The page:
We predicted earlier that 2014 would be a bit of a water-treading year in so far as new regulations and changes relating to financial advice and intermediary services are concerned.
This was based on the fact that the implementation of the Twin Peaks model of regulation would necessitate a slowdown in regulatory changes until such time as the Market Conduct Regulator replaces the Financial Services Board.
This may in fact be true from a FAIS perspective, but not in terms of the avalanche of new legislation in the form of the General Financial Services Laws Amendment Act. Changes to eleven Financial Sector Acts become effective between 28 February and 30 May this year. (See article below for more specific details).
If you have been diligently keeping up to date with FAIS regulatory changes, your main focus in the foreseeable future should be on Treating Customers Fairly (TCF).
Late last year, a guide for small FSPs and Independent Financial Advisors were published, providing direction on what is expected of you in respect of TCF.
Implementation Date for TCF
The TCF Roadmap, published in 2011, indicated that 1 January 2014 would be D-Day, but this is no longer the case. Certain legislative provisions, which were expected to be in place by the end of 2013, failed to make this deadline as a result of developments necessitated by the imminent Twin Peaks.
“…, it is clear that existing legislative and regulatory frameworks already allow us to introduce most elements of TCF. So for financial advisers, for example, section 2 of the FAIS General Code of Conduct already obliges FSP’s to “at all times render financial services honestly, fairly, with due skill, care and diligence, and in the interests of clients and the integrity of the financial services industry.”
We already saw a number of practical applications of this in FAIS Ombud determinations.
“In practice, a material failure to deliver one or more of the TCF Outcomes will already constitute a breach of this obligation, and would therefore be actionable by the Regulator. A number of the more specific obligations in the General Code, for example those relating to disclosure, suitability of advice, etc. are equally consistent with the TCF principles. Similar examples exist in other pieces of FSB-supervised legislation.”
Put simply: TCF is not something in the future – it is already with us. We do expect some leniency in the beginning, just like there was when FAIS first became a reality, but relying on this as an excuse for doing nothing is as close as playing Russian Roulette as you can get.
The Road Ahead
“…no regulatory change is required to enable the FSB to start taking TCF considerations into account in its supervisory approach. Increasingly therefore, regulated entities will start seeing that the FSB has already begun asking questions about customer fairness outcomes (over and above checking compliance with specific rules-based provisions) when we carry out on-site visits or when we investigate specific business practices or complaints.”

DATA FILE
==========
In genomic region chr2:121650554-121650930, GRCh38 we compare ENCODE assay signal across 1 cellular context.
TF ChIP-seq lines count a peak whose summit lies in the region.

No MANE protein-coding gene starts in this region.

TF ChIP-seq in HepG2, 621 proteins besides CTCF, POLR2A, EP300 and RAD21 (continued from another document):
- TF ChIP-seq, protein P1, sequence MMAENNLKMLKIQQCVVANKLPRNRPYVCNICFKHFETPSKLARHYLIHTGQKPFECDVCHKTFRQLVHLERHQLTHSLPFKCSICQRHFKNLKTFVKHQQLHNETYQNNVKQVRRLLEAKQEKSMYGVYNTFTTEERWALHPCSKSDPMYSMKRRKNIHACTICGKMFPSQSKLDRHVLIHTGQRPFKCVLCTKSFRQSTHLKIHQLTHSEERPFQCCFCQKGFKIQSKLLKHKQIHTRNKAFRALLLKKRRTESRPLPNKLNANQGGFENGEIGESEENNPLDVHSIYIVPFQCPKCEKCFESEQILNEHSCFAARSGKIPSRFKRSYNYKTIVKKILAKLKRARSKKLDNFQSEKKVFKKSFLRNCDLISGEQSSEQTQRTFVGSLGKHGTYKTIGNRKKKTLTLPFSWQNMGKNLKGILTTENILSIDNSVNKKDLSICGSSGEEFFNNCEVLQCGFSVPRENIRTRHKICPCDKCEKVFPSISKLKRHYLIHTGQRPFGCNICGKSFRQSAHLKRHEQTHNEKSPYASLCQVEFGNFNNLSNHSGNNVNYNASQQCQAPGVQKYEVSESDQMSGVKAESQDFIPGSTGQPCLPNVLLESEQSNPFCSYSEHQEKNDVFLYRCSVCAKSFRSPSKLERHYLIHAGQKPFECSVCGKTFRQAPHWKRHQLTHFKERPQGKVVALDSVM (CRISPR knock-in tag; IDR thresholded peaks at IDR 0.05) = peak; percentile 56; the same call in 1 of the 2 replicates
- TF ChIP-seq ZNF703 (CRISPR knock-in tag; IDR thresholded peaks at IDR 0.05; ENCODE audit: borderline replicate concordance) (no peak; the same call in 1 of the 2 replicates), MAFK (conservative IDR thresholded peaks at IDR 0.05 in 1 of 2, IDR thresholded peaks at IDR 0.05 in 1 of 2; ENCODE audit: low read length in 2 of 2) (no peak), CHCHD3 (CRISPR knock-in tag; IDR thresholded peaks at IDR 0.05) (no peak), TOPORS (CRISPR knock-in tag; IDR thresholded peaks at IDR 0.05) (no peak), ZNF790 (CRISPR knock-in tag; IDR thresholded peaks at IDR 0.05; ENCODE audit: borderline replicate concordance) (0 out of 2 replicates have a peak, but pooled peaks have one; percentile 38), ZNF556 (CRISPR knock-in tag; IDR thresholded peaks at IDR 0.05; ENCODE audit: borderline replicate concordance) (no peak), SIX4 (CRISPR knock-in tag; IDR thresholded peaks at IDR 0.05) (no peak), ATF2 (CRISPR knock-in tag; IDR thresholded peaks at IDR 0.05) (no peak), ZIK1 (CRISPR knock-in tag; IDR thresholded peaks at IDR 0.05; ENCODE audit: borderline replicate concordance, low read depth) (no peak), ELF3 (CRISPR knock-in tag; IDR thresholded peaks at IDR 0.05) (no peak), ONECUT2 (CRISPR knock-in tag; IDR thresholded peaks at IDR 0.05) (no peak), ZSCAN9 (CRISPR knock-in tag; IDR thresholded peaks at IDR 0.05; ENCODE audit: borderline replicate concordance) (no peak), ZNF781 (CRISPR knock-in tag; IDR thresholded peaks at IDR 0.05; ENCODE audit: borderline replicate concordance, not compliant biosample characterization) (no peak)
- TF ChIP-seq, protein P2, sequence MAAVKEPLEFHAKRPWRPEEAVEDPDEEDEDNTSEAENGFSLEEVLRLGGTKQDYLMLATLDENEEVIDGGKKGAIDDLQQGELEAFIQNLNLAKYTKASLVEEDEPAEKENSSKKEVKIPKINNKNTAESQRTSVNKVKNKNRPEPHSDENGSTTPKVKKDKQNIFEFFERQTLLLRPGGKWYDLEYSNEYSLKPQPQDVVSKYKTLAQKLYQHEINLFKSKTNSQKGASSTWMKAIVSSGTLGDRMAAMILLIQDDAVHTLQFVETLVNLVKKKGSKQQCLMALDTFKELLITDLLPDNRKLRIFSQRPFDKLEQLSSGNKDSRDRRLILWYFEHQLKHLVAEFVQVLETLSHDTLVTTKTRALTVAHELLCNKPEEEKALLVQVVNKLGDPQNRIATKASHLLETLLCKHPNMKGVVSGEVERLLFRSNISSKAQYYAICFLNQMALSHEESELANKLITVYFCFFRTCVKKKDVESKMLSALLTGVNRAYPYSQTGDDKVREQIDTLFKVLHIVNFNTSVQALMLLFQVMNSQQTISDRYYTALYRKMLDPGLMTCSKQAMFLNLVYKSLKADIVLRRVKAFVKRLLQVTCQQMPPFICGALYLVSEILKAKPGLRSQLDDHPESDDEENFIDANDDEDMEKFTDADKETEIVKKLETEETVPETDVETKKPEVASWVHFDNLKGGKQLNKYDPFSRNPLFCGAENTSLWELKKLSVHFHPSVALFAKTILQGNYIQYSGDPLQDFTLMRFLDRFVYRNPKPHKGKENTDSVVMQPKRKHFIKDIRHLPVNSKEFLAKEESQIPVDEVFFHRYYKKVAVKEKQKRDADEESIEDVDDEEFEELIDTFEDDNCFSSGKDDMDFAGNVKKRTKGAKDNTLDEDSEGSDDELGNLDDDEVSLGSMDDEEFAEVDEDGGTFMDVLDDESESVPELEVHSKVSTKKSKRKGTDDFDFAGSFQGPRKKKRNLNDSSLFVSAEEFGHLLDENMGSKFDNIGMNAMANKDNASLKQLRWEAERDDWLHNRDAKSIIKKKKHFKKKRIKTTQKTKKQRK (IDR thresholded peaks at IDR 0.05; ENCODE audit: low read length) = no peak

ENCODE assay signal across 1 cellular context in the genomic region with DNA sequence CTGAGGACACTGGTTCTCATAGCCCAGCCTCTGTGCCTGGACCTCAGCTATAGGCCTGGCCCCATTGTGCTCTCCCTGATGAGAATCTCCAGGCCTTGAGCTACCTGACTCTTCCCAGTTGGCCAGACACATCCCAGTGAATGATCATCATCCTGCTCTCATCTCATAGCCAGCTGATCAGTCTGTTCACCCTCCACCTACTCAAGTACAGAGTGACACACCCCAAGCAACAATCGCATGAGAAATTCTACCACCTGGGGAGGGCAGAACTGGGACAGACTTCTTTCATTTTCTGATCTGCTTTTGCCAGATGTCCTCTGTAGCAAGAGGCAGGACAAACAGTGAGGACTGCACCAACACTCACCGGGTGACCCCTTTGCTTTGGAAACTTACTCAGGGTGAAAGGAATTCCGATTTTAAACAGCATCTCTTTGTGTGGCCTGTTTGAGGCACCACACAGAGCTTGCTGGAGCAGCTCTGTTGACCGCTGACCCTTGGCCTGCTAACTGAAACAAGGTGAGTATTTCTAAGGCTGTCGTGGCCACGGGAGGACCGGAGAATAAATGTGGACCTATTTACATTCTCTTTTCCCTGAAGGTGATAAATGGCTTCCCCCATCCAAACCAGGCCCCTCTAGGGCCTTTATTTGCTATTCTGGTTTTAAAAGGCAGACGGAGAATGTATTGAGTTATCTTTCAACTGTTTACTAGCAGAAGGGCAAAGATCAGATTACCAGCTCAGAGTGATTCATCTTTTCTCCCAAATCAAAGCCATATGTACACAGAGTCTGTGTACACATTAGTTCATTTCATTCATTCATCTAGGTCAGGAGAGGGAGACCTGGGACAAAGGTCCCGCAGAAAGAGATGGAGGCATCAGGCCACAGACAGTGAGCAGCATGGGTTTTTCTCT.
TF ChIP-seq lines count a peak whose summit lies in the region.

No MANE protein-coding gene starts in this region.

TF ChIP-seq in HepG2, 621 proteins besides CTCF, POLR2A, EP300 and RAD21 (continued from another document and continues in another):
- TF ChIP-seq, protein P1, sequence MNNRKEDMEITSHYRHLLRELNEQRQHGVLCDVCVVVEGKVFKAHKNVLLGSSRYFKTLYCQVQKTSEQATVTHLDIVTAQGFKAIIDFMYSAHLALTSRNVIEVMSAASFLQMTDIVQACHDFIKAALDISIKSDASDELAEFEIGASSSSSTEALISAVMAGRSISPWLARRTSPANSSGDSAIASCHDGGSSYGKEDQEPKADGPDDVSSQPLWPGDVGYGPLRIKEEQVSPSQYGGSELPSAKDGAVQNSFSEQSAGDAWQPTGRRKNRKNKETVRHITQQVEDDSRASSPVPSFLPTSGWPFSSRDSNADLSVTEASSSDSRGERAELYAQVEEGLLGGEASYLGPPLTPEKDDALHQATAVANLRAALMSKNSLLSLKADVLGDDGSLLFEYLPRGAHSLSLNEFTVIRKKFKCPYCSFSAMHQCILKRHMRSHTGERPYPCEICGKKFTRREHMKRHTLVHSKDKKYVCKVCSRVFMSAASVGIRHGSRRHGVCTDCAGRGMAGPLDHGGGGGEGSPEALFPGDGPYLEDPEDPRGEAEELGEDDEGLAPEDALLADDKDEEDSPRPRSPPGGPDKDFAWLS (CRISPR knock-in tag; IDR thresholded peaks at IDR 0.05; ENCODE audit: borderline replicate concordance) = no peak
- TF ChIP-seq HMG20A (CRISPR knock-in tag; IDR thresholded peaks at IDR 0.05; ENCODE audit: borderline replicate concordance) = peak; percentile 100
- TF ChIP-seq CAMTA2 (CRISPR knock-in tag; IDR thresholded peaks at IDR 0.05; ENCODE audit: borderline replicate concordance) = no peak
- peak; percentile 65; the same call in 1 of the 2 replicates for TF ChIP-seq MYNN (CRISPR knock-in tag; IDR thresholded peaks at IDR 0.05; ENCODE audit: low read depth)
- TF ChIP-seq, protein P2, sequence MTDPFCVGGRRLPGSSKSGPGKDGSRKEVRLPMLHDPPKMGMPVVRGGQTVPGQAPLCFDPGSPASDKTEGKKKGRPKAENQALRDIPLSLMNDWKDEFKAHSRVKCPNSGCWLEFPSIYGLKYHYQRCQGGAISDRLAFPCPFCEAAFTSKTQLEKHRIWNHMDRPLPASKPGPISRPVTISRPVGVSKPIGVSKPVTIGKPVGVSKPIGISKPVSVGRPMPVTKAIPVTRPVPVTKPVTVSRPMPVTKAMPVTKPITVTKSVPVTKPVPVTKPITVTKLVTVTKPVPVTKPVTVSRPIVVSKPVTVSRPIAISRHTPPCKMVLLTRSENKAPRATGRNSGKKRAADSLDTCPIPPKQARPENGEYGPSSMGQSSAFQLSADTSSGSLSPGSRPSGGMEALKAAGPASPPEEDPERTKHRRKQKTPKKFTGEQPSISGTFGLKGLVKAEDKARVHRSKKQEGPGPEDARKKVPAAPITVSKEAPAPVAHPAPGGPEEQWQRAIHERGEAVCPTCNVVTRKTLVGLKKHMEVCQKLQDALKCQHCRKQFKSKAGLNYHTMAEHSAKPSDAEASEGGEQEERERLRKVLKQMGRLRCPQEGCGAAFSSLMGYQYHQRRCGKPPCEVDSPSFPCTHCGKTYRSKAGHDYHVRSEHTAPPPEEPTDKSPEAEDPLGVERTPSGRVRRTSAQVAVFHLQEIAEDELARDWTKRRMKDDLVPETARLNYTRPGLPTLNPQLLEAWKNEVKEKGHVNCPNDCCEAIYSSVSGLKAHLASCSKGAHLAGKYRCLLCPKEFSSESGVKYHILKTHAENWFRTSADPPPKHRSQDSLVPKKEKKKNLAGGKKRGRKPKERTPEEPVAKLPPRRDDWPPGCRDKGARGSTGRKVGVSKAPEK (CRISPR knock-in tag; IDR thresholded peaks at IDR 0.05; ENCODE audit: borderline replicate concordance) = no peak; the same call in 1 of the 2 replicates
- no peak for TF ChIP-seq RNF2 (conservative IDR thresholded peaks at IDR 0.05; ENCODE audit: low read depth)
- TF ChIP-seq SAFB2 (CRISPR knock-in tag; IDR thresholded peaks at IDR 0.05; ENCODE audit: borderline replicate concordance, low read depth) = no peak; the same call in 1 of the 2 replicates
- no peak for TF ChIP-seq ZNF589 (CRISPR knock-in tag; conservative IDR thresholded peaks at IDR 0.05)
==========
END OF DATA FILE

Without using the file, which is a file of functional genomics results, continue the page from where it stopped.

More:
We commented earlier about the apparent lack of communication to the smaller FSPs. This will now be addressed:
“Where smaller FSPs are concerned, we acknowledge the need for on-going guidance and support regarding our TCF expectations, and the FAIS department is including this support in its supervisory interactions with FSP’s.”
What can you do?
Treating Customers Fairly will be a major focus for us at Moonstone in the months ahead.
We are already hard at work drawing up a TCF Policy document for our compliance clients which can be personalised for their own specific circumstances.
We are also planning workshops towards the middle of the year to educate participants in the finer details, and how to reduce their risk of falling foul of requirements.
We suggest you read as widely as possible on the subject, starting with the information available on the FSB website. There was also a telematics broadcast by the FSB in this regard in November last year. Please click here if you wish to order a DVD of the presentation.
It’s all in the Mind
Complying with TCF requirements is not a case of ticking the right boxes. You will be required to prove that you have adopted a TCF culture which is evident in all systems and procedures.
This view is endorsed in the closing comments in the FSB guide on TCF:
“To a large degree, the FSB is already implementing TCF, and will incrementally keep embedding TCF related elements into our supervisory approach and regulatory framework. Where specific new requirements are introduced, these will always be preceded by appropriate consultation, but the general principles of TCF have been consistently communicated for a number of years, and we therefore expect regulated entities to already be applying fair treatment principles in their overall business processes.”
When the Market Conduct Regulator takes over, we expect heightened disclosure and reporting requirements. Be assured that TCF will play a major role in this regard.